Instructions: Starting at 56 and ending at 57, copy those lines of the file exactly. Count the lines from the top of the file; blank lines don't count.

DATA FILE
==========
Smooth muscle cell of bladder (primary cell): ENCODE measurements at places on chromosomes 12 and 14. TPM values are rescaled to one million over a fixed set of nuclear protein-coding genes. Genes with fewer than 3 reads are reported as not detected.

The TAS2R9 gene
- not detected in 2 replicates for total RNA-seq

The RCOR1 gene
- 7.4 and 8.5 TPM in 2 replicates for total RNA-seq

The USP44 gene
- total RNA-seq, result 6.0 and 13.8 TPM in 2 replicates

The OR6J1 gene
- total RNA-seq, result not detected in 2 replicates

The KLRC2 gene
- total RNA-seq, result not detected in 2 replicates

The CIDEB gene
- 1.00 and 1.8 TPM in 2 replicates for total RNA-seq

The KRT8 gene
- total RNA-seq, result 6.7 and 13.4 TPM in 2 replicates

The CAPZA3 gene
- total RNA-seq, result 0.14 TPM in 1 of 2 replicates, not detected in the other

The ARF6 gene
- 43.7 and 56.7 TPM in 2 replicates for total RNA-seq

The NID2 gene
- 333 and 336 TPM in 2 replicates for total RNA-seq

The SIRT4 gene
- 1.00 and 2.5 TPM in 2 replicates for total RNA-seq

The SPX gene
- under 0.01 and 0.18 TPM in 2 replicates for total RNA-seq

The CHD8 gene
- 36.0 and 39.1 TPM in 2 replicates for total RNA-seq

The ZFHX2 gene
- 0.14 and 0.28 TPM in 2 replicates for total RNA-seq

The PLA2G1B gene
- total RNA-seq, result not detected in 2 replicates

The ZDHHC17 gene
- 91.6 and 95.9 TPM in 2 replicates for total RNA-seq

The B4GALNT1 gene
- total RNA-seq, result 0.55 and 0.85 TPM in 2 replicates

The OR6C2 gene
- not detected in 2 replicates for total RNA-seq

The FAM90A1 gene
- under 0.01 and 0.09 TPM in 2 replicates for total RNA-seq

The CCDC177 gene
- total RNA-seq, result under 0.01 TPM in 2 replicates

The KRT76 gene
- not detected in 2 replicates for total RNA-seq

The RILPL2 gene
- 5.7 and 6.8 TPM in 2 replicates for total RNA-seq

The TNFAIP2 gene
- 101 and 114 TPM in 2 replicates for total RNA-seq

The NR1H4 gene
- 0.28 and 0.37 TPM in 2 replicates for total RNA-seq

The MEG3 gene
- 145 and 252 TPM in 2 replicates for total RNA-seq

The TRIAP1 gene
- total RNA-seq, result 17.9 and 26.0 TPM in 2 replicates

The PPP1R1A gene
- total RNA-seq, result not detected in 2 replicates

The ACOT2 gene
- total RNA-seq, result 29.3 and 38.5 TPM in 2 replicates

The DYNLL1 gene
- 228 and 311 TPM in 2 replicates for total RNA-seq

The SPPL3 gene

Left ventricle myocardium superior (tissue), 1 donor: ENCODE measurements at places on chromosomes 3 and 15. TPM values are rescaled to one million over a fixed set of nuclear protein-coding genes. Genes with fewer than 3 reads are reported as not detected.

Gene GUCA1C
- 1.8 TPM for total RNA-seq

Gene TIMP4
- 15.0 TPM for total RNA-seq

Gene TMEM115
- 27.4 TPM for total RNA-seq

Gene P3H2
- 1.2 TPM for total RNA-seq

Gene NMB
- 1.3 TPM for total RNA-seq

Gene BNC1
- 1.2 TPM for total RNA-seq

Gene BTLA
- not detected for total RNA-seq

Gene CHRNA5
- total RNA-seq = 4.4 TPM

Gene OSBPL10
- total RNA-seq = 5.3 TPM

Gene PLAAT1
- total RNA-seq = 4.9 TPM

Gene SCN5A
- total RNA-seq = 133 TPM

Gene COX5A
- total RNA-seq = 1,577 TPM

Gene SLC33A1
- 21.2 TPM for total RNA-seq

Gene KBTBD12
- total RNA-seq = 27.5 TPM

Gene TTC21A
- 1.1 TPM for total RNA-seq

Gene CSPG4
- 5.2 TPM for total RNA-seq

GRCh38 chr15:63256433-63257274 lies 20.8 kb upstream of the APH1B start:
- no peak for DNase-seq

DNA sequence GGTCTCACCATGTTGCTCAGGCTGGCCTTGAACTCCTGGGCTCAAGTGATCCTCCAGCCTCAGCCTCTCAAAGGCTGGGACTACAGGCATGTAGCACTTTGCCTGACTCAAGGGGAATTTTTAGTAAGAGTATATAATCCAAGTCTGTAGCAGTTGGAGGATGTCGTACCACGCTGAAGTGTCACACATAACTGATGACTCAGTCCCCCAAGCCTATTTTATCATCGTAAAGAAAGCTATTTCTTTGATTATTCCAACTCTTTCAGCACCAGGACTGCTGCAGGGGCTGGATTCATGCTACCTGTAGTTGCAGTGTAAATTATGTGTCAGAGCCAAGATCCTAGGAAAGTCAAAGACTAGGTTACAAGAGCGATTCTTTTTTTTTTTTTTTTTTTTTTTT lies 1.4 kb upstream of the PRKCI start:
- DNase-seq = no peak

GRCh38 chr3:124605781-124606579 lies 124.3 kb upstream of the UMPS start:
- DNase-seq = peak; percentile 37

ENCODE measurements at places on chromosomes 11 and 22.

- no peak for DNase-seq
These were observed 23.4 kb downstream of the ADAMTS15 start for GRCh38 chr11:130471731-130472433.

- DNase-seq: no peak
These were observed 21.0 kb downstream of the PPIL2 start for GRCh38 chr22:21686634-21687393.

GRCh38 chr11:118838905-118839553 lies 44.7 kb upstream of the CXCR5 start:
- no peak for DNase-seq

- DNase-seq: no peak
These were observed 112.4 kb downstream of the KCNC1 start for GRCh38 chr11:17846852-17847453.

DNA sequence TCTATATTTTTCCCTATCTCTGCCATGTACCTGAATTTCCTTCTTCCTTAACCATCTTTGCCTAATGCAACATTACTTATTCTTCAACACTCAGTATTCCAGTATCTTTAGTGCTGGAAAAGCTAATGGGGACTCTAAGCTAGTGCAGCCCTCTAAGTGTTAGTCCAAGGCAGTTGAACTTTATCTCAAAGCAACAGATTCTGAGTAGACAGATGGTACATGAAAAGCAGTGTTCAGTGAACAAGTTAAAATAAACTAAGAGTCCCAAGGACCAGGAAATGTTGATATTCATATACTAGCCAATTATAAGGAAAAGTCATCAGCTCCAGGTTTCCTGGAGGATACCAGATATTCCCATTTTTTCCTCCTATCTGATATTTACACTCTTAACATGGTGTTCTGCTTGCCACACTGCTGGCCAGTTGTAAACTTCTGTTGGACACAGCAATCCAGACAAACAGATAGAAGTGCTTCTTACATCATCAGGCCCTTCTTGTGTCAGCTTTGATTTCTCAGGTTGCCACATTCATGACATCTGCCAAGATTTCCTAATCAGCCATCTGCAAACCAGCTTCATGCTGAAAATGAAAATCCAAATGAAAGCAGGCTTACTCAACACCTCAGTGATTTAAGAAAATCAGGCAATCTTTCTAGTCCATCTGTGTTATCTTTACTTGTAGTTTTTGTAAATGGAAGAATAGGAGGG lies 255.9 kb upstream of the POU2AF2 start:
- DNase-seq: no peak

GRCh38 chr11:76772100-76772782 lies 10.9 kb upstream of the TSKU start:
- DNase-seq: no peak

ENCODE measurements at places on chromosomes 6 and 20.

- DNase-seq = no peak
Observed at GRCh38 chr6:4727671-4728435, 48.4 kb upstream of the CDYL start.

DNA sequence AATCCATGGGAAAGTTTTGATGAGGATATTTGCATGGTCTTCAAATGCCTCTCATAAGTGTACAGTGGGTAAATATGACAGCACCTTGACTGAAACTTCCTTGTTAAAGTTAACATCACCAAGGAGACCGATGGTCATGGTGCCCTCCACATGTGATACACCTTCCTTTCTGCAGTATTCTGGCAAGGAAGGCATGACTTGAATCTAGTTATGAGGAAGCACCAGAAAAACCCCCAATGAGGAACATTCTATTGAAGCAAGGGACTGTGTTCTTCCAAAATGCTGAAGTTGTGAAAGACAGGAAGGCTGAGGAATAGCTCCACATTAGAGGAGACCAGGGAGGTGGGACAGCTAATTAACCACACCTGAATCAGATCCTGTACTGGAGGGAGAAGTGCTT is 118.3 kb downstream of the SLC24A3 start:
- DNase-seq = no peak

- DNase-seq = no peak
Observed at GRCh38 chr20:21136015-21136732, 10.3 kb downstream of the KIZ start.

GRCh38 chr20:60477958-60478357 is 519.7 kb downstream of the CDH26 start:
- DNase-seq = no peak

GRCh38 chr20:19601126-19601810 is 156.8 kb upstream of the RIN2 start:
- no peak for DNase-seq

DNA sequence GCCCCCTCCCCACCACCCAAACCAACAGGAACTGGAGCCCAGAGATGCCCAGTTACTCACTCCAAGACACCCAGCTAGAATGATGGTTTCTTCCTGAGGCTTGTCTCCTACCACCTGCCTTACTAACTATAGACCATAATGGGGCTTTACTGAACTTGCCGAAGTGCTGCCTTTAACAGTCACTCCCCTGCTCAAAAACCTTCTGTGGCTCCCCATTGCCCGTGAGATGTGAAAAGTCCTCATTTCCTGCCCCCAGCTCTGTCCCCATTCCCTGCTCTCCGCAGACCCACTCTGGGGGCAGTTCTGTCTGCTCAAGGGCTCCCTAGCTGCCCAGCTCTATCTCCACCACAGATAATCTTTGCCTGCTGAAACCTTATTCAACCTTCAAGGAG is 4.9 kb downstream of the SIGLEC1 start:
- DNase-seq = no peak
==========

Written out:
The ACOT2 gene
- total RNA-seq, result 29.3 and 38.5 TPM in 2 replicates